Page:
- 49% of Air Serbia
- 49% of Alitalia
- 40% of Air Seychelles
- 33% of Darwin Airline (now Etihad Regional)
- 29% of airberlin
- 24% of Jet Airways
- 24% of Virgin Australia
As I’ve written India is relaxing its foreign ownership rules so Etihad will face a decision as to whether to up its stake in Jet Airways.
The airline’s minority interests don’t just underestimate the practical control Etihad has over the airlines in which it invests.
One of the ways it exercises this control is by purchasing controlling stakes in an airline’s frequent flyer program, something they’ve done with airberlin and Jet Airways. While foreign ownership restrictions limit equity in an airline, they do not generally limit ownership of an airline frequent flyer program.
Etihad purchased a majority stake in the Jet Airways JetPrivilege program and a 70% stake in airberlin’s Topbonus program.
Two other Etihad equity partners have spun off their frequent flyer programs: The Alitalia MilleMiglia program is run by separate company Alitalia Loyalty, whose creation predates Etihad’s investment in the Italian flag carrier. Virgin Velocity spun off as a separate program as well, selling about a third to Affinity Equity Partners.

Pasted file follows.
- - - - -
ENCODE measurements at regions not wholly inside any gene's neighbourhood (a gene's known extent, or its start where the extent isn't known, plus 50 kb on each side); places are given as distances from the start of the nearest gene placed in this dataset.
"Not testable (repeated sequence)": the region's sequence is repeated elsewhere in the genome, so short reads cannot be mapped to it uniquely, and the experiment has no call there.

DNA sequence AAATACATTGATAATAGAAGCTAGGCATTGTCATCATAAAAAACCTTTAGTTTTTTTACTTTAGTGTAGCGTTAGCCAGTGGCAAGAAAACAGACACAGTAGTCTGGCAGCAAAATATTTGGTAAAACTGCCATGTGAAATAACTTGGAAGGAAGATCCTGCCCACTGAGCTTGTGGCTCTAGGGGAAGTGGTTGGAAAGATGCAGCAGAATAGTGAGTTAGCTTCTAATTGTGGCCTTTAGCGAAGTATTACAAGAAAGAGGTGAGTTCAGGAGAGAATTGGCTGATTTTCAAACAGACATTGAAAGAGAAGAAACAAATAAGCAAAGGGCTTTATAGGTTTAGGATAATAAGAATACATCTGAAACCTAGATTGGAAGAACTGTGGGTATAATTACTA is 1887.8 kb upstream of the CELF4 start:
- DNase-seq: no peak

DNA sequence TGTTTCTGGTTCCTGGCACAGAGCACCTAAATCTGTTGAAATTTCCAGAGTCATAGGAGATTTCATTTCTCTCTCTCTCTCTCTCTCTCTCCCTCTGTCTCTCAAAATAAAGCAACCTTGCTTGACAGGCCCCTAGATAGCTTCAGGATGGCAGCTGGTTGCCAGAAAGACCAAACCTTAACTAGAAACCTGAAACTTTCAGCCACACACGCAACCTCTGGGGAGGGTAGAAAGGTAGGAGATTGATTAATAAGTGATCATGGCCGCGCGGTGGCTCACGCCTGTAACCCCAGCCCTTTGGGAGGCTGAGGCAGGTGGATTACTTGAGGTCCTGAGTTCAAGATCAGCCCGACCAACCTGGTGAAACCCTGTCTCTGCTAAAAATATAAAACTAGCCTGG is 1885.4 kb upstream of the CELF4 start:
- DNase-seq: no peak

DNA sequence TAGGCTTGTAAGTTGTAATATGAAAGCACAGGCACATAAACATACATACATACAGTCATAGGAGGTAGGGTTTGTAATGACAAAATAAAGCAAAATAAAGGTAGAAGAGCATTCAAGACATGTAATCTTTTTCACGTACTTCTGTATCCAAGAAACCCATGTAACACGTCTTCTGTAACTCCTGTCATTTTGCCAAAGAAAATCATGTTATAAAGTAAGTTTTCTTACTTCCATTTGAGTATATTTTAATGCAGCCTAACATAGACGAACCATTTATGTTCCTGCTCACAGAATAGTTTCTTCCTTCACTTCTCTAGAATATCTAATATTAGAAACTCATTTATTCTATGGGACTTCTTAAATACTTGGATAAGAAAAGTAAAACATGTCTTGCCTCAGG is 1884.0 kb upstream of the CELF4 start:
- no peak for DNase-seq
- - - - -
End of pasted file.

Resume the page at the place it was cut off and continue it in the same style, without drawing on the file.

The implied valuation per member (.pdf) of frequent flyer program spinoffs range from $50 (in the case of Alitalia) to $200 (in the case of Aeroplan) according to an L.E.K. Consulting report. In the highest value deal, which was also the first, you had a 100% spinoff of a program with relatively little competition in its home market.
Interestingly on this simple, back of the envelope, basis the big US programs could be worth $5 – $20 billion each. Compare that to their market caps:
I’m somewhat skeptical that valuations are as high on a per-member basis as Aeroplan. Certainly no other program has reached the price Aeroplan did a decade ago. The US market is far more competitive. And the big revenue streams from selling miles to banks could have a limited time horizon. Although given $2 billion a year credit card deals a valuation closer to the middle of the range is likely not far off even if that revenue stream won’t last in perpetuity.
Nonetheless, there’s significant value locked up in the programs, and from Etihad’s perspective they’re also a mechanism of control outside the purview of traditional foreign ownership restrictions.